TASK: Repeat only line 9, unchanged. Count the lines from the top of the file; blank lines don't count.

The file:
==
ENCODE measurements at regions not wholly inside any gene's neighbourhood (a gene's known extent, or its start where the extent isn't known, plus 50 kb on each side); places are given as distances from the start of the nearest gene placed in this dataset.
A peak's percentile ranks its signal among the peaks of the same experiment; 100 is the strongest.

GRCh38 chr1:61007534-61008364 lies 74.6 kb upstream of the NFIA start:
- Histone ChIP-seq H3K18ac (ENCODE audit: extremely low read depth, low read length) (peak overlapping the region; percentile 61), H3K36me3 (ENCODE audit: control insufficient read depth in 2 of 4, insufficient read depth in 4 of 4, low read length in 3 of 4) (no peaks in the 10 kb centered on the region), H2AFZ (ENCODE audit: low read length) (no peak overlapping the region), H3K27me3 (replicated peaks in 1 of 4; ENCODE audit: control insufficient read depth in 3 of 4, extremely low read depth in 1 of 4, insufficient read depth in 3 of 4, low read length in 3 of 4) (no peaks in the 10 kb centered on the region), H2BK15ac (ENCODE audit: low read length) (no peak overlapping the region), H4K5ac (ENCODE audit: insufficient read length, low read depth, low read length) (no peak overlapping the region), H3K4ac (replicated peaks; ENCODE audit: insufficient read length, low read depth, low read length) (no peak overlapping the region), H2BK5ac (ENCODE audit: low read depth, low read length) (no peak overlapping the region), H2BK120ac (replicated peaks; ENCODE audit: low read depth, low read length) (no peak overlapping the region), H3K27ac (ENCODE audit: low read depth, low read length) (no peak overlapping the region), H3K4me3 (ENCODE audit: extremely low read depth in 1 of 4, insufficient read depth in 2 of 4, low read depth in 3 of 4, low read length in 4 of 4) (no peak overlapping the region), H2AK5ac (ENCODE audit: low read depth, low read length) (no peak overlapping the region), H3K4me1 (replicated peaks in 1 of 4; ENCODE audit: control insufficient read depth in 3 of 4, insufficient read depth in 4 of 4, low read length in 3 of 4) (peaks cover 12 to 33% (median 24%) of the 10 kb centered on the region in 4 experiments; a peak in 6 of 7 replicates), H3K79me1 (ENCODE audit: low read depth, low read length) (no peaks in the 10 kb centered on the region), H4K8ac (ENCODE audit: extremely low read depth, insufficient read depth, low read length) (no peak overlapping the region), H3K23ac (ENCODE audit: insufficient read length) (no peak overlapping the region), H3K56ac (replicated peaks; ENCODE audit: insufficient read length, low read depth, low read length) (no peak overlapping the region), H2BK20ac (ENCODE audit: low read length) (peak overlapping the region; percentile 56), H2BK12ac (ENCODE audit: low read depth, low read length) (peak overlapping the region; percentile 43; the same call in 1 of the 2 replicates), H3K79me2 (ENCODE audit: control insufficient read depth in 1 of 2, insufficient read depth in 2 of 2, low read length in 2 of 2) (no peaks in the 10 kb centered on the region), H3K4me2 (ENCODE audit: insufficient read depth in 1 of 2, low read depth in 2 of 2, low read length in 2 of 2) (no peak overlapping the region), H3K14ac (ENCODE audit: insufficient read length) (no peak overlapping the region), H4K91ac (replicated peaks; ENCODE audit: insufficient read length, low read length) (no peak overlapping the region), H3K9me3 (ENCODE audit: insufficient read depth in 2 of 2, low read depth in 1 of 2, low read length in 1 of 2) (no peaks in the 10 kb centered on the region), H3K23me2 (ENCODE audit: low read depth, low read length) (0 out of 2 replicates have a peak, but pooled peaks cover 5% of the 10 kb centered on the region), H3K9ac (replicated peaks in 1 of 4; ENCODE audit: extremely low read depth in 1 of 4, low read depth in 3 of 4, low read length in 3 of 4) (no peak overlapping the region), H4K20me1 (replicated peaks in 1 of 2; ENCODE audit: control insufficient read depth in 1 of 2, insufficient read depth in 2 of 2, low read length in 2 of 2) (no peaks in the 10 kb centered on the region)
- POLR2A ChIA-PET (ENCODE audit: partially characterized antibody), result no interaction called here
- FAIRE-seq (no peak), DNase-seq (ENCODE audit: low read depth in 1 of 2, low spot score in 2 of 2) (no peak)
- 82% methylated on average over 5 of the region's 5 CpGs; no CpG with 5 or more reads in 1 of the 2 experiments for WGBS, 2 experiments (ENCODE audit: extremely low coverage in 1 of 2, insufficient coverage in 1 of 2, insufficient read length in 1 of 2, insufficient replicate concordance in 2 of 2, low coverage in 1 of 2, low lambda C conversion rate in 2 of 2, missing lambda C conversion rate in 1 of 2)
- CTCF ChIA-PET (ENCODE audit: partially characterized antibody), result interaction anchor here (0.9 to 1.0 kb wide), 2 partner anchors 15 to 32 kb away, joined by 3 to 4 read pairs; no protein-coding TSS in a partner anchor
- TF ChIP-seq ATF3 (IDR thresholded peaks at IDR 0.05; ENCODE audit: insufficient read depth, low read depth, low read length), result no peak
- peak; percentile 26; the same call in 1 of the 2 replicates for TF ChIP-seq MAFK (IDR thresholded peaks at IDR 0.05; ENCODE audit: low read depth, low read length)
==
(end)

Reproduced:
- TF ChIP-seq ATF3 (IDR thresholded peaks at IDR 0.05; ENCODE audit: insufficient read depth, low read depth, low read length), result no peak